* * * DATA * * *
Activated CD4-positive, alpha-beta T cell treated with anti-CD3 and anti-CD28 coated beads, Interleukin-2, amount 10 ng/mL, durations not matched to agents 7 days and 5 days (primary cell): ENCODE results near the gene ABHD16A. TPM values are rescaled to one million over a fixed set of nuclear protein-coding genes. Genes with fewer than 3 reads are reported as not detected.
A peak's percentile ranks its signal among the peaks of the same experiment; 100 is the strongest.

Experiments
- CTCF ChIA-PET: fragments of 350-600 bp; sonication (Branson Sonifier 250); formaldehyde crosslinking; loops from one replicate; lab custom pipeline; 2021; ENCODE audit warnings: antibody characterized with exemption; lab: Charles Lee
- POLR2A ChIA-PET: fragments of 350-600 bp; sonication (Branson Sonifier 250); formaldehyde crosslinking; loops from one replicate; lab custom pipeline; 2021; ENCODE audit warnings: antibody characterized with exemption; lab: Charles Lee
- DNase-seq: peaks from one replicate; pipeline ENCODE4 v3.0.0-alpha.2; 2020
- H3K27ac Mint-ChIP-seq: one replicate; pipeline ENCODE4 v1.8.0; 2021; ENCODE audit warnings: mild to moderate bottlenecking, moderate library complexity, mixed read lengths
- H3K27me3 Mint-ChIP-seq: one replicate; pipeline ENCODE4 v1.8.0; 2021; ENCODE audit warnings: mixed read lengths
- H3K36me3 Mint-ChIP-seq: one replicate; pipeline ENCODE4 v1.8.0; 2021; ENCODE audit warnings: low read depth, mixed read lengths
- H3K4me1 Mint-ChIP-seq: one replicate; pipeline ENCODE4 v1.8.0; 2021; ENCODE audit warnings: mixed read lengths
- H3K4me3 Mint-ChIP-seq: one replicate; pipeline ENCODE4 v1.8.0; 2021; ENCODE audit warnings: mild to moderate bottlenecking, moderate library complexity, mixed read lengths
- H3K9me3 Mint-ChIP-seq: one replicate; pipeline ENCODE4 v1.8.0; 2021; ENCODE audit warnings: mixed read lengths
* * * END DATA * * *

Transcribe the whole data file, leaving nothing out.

Activated CD4-positive, alpha-beta T cell treated with anti-CD3 and anti-CD28 coated beads, Interleukin-2, amount 10 ng/mL, durations not matched to agents 7 days and 5 days (primary cell): ENCODE results near the gene ABHD16A. TPM values are rescaled to one million over a fixed set of nuclear protein-coding genes. Genes with fewer than 3 reads are reported as not detected.
A peak's percentile ranks its signal among the peaks of the same experiment; 100 is the strongest.

Experiments
- CTCF ChIA-PET: fragments of 350-600 bp; sonication (Branson Sonifier 250); formaldehyde crosslinking; loops from one replicate; lab custom pipeline; 2021; ENCODE audit warnings: antibody characterized with exemption; lab: Charles Lee
- POLR2A ChIA-PET: fragments of 350-600 bp; sonication (Branson Sonifier 250); formaldehyde crosslinking; loops from one replicate; lab custom pipeline; 2021; ENCODE audit warnings: antibody characterized with exemption; lab: Charles Lee
- DNase-seq: peaks from one replicate; pipeline ENCODE4 v3.0.0-alpha.2; 2020
- H3K27ac Mint-ChIP-seq: one replicate; pipeline ENCODE4 v1.8.0; 2021; ENCODE audit warnings: mild to moderate bottlenecking, moderate library complexity, mixed read lengths
- H3K27me3 Mint-ChIP-seq: one replicate; pipeline ENCODE4 v1.8.0; 2021; ENCODE audit warnings: mixed read lengths
- H3K36me3 Mint-ChIP-seq: one replicate; pipeline ENCODE4 v1.8.0; 2021; ENCODE audit warnings: low read depth, mixed read lengths
- H3K4me1 Mint-ChIP-seq: one replicate; pipeline ENCODE4 v1.8.0; 2021; ENCODE audit warnings: mixed read lengths
- H3K4me3 Mint-ChIP-seq: one replicate; pipeline ENCODE4 v1.8.0; 2021; ENCODE audit warnings: mild to moderate bottlenecking, moderate library complexity, mixed read lengths
- H3K9me3 Mint-ChIP-seq: one replicate; pipeline ENCODE4 v1.8.0; 2021; ENCODE audit warnings: mixed read lengths